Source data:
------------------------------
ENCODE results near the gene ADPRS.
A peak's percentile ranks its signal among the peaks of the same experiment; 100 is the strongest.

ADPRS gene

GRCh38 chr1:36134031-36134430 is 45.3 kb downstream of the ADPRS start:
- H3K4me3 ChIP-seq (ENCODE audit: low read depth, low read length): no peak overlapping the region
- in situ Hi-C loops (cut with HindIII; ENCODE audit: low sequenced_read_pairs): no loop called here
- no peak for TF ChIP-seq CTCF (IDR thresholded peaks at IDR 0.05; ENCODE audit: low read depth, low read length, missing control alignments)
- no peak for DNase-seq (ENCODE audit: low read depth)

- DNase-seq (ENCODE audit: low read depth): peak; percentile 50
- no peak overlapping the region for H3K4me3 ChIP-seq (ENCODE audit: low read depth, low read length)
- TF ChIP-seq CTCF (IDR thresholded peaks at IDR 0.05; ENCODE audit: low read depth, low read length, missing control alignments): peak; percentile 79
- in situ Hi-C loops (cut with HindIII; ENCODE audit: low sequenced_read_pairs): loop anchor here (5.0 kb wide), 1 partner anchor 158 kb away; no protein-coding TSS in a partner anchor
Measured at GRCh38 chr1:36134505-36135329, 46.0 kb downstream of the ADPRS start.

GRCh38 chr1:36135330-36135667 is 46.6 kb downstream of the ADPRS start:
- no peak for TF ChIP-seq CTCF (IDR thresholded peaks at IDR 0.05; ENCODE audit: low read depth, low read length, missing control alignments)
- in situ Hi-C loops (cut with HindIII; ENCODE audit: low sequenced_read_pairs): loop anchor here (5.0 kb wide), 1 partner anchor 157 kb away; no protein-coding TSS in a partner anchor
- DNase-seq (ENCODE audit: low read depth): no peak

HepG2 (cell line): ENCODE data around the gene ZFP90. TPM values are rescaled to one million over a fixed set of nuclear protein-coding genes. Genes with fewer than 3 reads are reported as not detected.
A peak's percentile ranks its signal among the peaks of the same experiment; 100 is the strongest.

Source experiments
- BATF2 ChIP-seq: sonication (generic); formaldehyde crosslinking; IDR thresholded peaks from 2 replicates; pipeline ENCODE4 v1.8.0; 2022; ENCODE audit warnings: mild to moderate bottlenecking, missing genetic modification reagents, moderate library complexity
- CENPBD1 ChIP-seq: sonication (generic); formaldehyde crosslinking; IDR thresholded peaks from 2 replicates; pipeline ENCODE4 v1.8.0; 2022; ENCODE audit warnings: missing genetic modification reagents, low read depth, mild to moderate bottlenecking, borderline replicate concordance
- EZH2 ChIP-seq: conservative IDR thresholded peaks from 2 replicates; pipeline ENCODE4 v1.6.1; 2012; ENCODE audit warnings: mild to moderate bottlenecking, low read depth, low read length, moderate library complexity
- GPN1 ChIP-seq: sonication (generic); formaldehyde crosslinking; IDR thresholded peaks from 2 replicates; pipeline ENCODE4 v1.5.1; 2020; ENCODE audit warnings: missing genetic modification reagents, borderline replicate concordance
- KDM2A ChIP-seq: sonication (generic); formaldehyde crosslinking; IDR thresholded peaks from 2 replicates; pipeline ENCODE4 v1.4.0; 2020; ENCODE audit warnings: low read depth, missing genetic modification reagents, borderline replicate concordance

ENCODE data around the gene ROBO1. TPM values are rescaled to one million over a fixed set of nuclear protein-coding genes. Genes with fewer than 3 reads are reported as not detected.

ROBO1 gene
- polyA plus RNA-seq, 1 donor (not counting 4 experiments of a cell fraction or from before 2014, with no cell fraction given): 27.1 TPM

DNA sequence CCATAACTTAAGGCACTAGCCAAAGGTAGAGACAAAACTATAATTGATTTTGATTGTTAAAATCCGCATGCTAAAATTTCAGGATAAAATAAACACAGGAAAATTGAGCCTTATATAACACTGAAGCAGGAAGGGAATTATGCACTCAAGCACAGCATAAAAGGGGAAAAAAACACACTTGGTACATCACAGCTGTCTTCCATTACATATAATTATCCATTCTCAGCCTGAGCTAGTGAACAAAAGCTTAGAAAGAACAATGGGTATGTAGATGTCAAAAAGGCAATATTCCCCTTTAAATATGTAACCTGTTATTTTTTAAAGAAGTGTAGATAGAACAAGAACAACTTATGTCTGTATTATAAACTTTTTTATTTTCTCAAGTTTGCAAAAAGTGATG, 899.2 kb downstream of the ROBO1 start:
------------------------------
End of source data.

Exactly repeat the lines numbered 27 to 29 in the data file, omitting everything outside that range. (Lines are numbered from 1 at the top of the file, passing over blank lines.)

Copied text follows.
ROBO1 gene
- polyA plus RNA-seq, 1 donor (not counting 4 experiments of a cell fraction or from before 2014, with no cell fraction given): 27.1 TPM

DNA sequence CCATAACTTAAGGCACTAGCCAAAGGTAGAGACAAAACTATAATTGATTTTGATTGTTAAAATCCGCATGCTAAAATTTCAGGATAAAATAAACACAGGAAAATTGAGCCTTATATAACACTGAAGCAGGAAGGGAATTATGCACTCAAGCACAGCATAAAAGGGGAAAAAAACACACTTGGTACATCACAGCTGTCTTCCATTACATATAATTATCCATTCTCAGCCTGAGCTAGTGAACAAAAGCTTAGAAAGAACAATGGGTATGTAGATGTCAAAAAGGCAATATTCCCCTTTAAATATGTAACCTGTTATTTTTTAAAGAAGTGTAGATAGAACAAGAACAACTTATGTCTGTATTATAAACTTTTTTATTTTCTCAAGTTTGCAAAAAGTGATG, 899.2 kb downstream of the ROBO1 start: